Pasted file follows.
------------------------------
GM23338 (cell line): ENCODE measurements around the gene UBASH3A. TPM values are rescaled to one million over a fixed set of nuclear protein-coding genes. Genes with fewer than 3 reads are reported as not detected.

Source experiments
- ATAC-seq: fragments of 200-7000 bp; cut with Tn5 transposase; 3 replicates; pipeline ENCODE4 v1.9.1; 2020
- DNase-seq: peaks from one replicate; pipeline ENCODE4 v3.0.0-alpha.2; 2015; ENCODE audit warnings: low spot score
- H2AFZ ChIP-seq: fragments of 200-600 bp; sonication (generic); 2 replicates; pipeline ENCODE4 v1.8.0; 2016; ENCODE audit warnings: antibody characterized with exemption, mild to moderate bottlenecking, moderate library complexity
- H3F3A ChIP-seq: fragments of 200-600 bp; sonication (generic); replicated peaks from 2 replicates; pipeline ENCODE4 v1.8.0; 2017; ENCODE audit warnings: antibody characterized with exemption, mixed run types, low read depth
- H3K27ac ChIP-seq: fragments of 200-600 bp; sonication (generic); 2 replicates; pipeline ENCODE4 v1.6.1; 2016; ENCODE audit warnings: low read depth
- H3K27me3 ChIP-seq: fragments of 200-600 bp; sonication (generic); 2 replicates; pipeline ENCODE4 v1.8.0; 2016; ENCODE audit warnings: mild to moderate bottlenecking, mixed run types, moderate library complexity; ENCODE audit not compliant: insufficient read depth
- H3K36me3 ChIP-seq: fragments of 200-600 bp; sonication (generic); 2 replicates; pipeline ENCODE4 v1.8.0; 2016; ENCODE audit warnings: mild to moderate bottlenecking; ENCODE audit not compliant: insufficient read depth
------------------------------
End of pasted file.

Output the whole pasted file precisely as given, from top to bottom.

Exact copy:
GM23338 (cell line): ENCODE measurements around the gene UBASH3A. TPM values are rescaled to one million over a fixed set of nuclear protein-coding genes. Genes with fewer than 3 reads are reported as not detected.

Source experiments
- ATAC-seq: fragments of 200-7000 bp; cut with Tn5 transposase; 3 replicates; pipeline ENCODE4 v1.9.1; 2020
- DNase-seq: peaks from one replicate; pipeline ENCODE4 v3.0.0-alpha.2; 2015; ENCODE audit warnings: low spot score
- H2AFZ ChIP-seq: fragments of 200-600 bp; sonication (generic); 2 replicates; pipeline ENCODE4 v1.8.0; 2016; ENCODE audit warnings: antibody characterized with exemption, mild to moderate bottlenecking, moderate library complexity
- H3F3A ChIP-seq: fragments of 200-600 bp; sonication (generic); replicated peaks from 2 replicates; pipeline ENCODE4 v1.8.0; 2017; ENCODE audit warnings: antibody characterized with exemption, mixed run types, low read depth
- H3K27ac ChIP-seq: fragments of 200-600 bp; sonication (generic); 2 replicates; pipeline ENCODE4 v1.6.1; 2016; ENCODE audit warnings: low read depth
- H3K27me3 ChIP-seq: fragments of 200-600 bp; sonication (generic); 2 replicates; pipeline ENCODE4 v1.8.0; 2016; ENCODE audit warnings: mild to moderate bottlenecking, mixed run types, moderate library complexity; ENCODE audit not compliant: insufficient read depth
- H3K36me3 ChIP-seq: fragments of 200-600 bp; sonication (generic); 2 replicates; pipeline ENCODE4 v1.8.0; 2016; ENCODE audit warnings: mild to moderate bottlenecking; ENCODE audit not compliant: insufficient read depth